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Not so fast with the celebrations and hoopla

It's not that I am any less proud of my boy, now Pull Up-free for many nights. It's just that he hasn't exactly stayed dry all night since he was liberated from the velcro-tabbed pee prison.

OK, that's not really fair. He has had a few dry nights. But none in a row and when they come, it is with the rarity of a pair of flats in my shoe-cluttered closet (they're there, honey, but you're going to have to hunt to find them...both).

And still, every morning, he wakes up with a report: Just a leeetle bit wet, Mommy or Ohhh, Mommy, there's wetness everywhere.

Soaked sheets or just a hint of wetness, it matters not. We strip down the bed, pull off the pajamas, slide comfy pants over his skinny little legs and move into our morning. On the days, he is dry, there is a freedom in his walk to the living room, carrying babies and the paci and a sippy cup of fresh water with him.

We are going through a lot, and some of that has swelled up for this boy in these past few weeks. I don't care that he's having trouble holding it. I am more concerned that he understands the bigger things -- the emotions -- are what don't need to be held in.

And yet, there he is on those mornings, shivery in those soaked jammies, and I want for him. I so so so want for him to be warm and dry and comfortable in the safe haven of his bed, where he can sleep and dream and rest his worried little 3-year old self.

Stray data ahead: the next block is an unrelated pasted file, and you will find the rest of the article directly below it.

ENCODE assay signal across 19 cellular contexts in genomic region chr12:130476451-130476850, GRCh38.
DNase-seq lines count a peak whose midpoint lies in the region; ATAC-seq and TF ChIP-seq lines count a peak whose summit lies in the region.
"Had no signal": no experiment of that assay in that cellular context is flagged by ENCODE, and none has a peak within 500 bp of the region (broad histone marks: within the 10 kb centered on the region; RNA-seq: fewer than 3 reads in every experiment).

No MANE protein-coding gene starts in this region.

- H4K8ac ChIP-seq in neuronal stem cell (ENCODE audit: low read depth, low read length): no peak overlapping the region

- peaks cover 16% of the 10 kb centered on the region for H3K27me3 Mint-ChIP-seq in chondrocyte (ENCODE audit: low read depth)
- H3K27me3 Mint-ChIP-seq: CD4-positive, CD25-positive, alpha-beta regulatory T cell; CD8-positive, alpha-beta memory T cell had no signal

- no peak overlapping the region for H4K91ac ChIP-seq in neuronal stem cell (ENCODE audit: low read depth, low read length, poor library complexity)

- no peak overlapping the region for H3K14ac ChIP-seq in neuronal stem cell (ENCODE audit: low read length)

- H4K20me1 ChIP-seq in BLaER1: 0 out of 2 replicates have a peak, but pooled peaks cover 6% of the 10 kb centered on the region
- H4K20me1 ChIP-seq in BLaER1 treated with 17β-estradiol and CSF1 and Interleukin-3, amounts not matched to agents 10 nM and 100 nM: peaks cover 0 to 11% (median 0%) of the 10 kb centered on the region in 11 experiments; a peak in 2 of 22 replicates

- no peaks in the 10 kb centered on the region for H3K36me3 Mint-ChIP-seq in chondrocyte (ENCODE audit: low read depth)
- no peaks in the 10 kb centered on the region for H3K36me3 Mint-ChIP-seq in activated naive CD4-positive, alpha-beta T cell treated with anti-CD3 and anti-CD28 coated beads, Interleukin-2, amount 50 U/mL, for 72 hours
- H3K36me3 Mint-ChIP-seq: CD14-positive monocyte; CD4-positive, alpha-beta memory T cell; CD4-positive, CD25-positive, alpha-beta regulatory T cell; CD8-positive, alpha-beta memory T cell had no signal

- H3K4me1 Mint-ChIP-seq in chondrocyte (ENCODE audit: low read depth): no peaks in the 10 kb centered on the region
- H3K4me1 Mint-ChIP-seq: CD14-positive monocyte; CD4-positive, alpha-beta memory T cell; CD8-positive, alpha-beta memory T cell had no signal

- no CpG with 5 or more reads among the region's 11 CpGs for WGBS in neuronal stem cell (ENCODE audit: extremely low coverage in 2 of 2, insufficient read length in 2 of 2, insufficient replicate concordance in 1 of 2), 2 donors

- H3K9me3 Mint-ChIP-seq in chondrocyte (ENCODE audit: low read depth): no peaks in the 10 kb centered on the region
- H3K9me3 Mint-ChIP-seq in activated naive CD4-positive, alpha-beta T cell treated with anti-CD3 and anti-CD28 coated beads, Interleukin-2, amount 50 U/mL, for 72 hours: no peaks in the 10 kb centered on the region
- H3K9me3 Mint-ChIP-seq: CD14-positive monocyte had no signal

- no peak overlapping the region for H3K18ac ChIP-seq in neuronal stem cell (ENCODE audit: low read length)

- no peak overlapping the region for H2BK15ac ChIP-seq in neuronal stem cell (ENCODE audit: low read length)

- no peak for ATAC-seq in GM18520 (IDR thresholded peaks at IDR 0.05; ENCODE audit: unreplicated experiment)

Still, he is only 3-years old and he cannot always, or even often, control the comfort he wants to feel. I am in this, choosing not to acknowledge the heaps of laundry in the hallway and my worry that I will not find the way to point him toward this milestone of night time dryness. I am in it to strip down the wet and cold and make it warm and cozy once again.

I can't make our lives completely pressed and tucked in and perfect right now. I am not even sure how smoothly I am getting us through these other transitions. But I can make that bed in the corner of my boy's room. Sheets and blankets and waterproof pads, babies and a paci lots of soft pillows and stack of clean pajamas. I can make that a place to come back to and try again. That, I can do so he can settle in, safe and still hoping and dry. For now.

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Reader Comments (5)

My youngest was dry at night from practically the first day of potty training. My oldest didn't have several consecutive dry nights until he was about 9. I'm not suggesting anything, b/c we all know we have to do what works for us; I get that this is really important to E and kudos to the best Mama in the world for washing all those sheets and supporting his pursuit of dry dreams (!). But for my family, it simply made more sense to keep the kid dry and the laundry to a minimum until his body figured out how to wake up at night. We made it okay and he wasn't mortified (even when we had to hide a pull up in his duffle for his first sleepover). Sending dry vibes for Little E!
July 9, 2008 | Unregistered CommenterKim
Thanks for being so open about all of this. I have seen many parents go through the same thing. If he can't stay dry at night, make sure you cut back on the liquids before bed.
potty training at night is an entire different story than potty training during the day. Try waking him up an hour after falling a sleep and night and bring him to the potty. This lets him know its alright to leave his bed the use the potty when he wakes up. Try this a few nights and he should get the hang of it
February 11, 2010 | Unregistered CommenterPotty Training
Also wake him up an hour before he would normally awake too!
February 11, 2010 | Unregistered CommenterHow To Potty Train A Toddler
the same thing. If he can't stay dry at night, make sure you cut back on the liquids before bed.

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